This 1955 Messerschmitt KR201 Kabinenroller roadster was imported to North America by Wilt Chamberlain.
"This particular vehicle was original raced on dirt and board tracks before being retired in the late 1950s," states the owner summary at the 2010 Palo Alto Concours d'Elegance. "A restoration was completed in 1986 by the current owner.
"Running Messerschmitts are extremely rare. Yes, the vehicle is street legal, and does not require a helmet in California. It has pedals just like a car and a shifter on the right. The steering is extremely responsive. The driver sits in the center of the weight balance and the vehicle handles extremely well and predictable."
Originally powered by an 8hp Sachs 2-stroke motor, this Messerschmitt's top speed was approximately 63 mph. Three people, with one passenger being small, could fit into this bubble car.
"The Messerschmitt bubble car was designed by Fritz Fend in 1952 as a way for post-WW2 Germans to get around inexpensively in an enclosed vehicle," the summary notes. "The idle Messerschmitt factory built the KR 200 series from 1955-1956, and then FMR built them under license from 1956-1964, when demand for an inexpensive vehicle had ended.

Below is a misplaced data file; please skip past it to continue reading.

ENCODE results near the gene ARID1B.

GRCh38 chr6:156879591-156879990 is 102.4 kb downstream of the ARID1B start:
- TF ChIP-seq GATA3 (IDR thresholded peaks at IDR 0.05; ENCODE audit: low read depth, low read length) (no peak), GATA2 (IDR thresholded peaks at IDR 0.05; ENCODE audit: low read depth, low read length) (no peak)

"Very few vehicles were manufactured in 1963 and 1964. Approximately 40,000 Kabinenrollers were built under the three basic series: KR 175, KR 200 and the very rare and valuable FMR Tg500. The KR 200 series was built in two basic versions: a model with a large Plexiglas bubble and sliding side windows, and an open roadster similar to this car.
"The Messerschmitt has seen rapid value increase since the early 1990s with the expansion of the collector car market. Restored vehicles were even displayed in a special bubble car class in 1996 at the Pebble Beach Concours de'Elegance!
"Parts can be sourced from various suppliers in England and Germany, where most of the vehicles were originally sold."
Keywords:1955 Messerschmitt KR201 Kabinenrolle, Bubble cars, Glenn Franco Simmons, Palo Alto Concours d'Elegance, Wilt Chamberlain, collectible cars
© Glenn Thomas Franco Simmons